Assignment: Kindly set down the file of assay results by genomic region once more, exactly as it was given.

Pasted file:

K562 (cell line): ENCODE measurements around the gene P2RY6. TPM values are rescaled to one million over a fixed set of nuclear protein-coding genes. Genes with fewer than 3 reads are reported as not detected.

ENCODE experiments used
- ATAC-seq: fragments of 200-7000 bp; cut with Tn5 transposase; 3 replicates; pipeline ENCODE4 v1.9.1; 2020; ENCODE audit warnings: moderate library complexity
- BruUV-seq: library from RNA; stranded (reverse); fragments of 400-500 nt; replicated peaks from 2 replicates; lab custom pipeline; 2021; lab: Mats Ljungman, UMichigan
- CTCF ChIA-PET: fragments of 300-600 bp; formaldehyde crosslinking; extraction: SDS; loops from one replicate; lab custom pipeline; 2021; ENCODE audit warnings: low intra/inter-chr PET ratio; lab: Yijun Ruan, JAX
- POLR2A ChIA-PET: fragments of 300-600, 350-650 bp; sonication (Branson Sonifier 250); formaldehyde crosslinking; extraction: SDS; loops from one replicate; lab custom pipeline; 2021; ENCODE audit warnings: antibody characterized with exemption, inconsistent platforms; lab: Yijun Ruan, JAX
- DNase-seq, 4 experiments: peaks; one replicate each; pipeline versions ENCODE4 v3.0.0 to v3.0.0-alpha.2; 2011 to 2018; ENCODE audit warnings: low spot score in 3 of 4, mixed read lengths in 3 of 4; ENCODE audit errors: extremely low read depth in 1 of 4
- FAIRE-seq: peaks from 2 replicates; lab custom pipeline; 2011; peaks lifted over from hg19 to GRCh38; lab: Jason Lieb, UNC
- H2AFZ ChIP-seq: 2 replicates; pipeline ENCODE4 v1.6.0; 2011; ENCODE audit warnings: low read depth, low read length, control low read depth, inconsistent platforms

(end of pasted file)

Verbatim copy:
K562 (cell line): ENCODE measurements around the gene P2RY6. TPM values are rescaled to one million over a fixed set of nuclear protein-coding genes. Genes with fewer than 3 reads are reported as not detected.

ENCODE experiments used
- ATAC-seq: fragments of 200-7000 bp; cut with Tn5 transposase; 3 replicates; pipeline ENCODE4 v1.9.1; 2020; ENCODE audit warnings: moderate library complexity
- BruUV-seq: library from RNA; stranded (reverse); fragments of 400-500 nt; replicated peaks from 2 replicates; lab custom pipeline; 2021; lab: Mats Ljungman, UMichigan
- CTCF ChIA-PET: fragments of 300-600 bp; formaldehyde crosslinking; extraction: SDS; loops from one replicate; lab custom pipeline; 2021; ENCODE audit warnings: low intra/inter-chr PET ratio; lab: Yijun Ruan, JAX
- POLR2A ChIA-PET: fragments of 300-600, 350-650 bp; sonication (Branson Sonifier 250); formaldehyde crosslinking; extraction: SDS; loops from one replicate; lab custom pipeline; 2021; ENCODE audit warnings: antibody characterized with exemption, inconsistent platforms; lab: Yijun Ruan, JAX
- DNase-seq, 4 experiments: peaks; one replicate each; pipeline versions ENCODE4 v3.0.0 to v3.0.0-alpha.2; 2011 to 2018; ENCODE audit warnings: low spot score in 3 of 4, mixed read lengths in 3 of 4; ENCODE audit errors: extremely low read depth in 1 of 4
- FAIRE-seq: peaks from 2 replicates; lab custom pipeline; 2011; peaks lifted over from hg19 to GRCh38; lab: Jason Lieb, UNC
- H2AFZ ChIP-seq: 2 replicates; pipeline ENCODE4 v1.6.0; 2011; ENCODE audit warnings: low read depth, low read length, control low read depth, inconsistent platforms